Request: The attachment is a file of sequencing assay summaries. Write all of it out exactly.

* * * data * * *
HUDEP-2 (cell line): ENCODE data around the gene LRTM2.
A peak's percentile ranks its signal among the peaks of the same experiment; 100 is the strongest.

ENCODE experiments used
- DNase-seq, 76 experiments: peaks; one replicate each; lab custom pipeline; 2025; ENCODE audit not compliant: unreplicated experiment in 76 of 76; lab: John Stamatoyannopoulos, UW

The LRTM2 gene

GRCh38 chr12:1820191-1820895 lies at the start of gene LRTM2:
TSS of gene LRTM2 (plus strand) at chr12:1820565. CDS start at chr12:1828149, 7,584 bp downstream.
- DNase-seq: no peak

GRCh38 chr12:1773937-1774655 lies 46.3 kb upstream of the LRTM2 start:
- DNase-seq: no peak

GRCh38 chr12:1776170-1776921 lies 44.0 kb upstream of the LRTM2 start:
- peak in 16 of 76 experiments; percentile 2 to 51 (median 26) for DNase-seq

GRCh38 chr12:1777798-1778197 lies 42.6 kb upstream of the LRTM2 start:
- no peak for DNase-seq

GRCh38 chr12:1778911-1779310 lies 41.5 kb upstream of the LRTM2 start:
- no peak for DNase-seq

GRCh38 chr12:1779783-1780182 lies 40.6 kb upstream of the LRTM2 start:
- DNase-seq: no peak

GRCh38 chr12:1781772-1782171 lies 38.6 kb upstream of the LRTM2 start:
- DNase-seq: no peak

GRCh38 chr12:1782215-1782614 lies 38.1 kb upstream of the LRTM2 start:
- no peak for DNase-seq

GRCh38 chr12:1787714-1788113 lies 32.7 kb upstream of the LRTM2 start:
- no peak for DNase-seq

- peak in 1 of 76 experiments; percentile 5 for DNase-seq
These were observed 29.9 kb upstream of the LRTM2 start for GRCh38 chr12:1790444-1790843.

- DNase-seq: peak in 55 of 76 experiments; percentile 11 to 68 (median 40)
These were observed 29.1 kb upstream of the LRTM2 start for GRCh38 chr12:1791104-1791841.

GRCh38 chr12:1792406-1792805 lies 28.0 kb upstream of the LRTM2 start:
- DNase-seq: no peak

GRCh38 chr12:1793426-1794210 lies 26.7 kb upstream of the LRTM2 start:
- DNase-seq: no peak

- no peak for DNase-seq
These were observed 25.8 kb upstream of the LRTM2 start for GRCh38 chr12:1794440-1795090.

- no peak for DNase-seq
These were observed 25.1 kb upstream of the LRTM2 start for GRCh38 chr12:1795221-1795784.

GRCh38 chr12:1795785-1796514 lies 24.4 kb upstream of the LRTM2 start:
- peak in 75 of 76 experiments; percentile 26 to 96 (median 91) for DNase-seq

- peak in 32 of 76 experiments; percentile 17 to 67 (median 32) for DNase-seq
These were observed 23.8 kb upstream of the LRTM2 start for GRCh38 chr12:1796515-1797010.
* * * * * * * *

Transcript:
HUDEP-2 (cell line): ENCODE data around the gene LRTM2.
A peak's percentile ranks its signal among the peaks of the same experiment; 100 is the strongest.

ENCODE experiments used
- DNase-seq, 76 experiments: peaks; one replicate each; lab custom pipeline; 2025; ENCODE audit not compliant: unreplicated experiment in 76 of 76; lab: John Stamatoyannopoulos, UW

The LRTM2 gene

GRCh38 chr12:1820191-1820895 lies at the start of gene LRTM2:
TSS of gene LRTM2 (plus strand) at chr12:1820565. CDS start at chr12:1828149, 7,584 bp downstream.
- DNase-seq: no peak

GRCh38 chr12:1773937-1774655 lies 46.3 kb upstream of the LRTM2 start:
- DNase-seq: no peak

GRCh38 chr12:1776170-1776921 lies 44.0 kb upstream of the LRTM2 start:
- peak in 16 of 76 experiments; percentile 2 to 51 (median 26) for DNase-seq

GRCh38 chr12:1777798-1778197 lies 42.6 kb upstream of the LRTM2 start:
- no peak for DNase-seq

GRCh38 chr12:1778911-1779310 lies 41.5 kb upstream of the LRTM2 start:
- no peak for DNase-seq

GRCh38 chr12:1779783-1780182 lies 40.6 kb upstream of the LRTM2 start:
- DNase-seq: no peak

GRCh38 chr12:1781772-1782171 lies 38.6 kb upstream of the LRTM2 start:
- DNase-seq: no peak

GRCh38 chr12:1782215-1782614 lies 38.1 kb upstream of the LRTM2 start:
- no peak for DNase-seq

GRCh38 chr12:1787714-1788113 lies 32.7 kb upstream of the LRTM2 start:
- no peak for DNase-seq

- peak in 1 of 76 experiments; percentile 5 for DNase-seq
These were observed 29.9 kb upstream of the LRTM2 start for GRCh38 chr12:1790444-1790843.

- DNase-seq: peak in 55 of 76 experiments; percentile 11 to 68 (median 40)
These were observed 29.1 kb upstream of the LRTM2 start for GRCh38 chr12:1791104-1791841.

GRCh38 chr12:1792406-1792805 lies 28.0 kb upstream of the LRTM2 start:
- DNase-seq: no peak

GRCh38 chr12:1793426-1794210 lies 26.7 kb upstream of the LRTM2 start:
- DNase-seq: no peak

- no peak for DNase-seq
These were observed 25.8 kb upstream of the LRTM2 start for GRCh38 chr12:1794440-1795090.

- no peak for DNase-seq
These were observed 25.1 kb upstream of the LRTM2 start for GRCh38 chr12:1795221-1795784.

GRCh38 chr12:1795785-1796514 lies 24.4 kb upstream of the LRTM2 start:
- peak in 75 of 76 experiments; percentile 26 to 96 (median 91) for DNase-seq

- peak in 32 of 76 experiments; percentile 17 to 67 (median 32) for DNase-seq
These were observed 23.8 kb upstream of the LRTM2 start for GRCh38 chr12:1796515-1797010.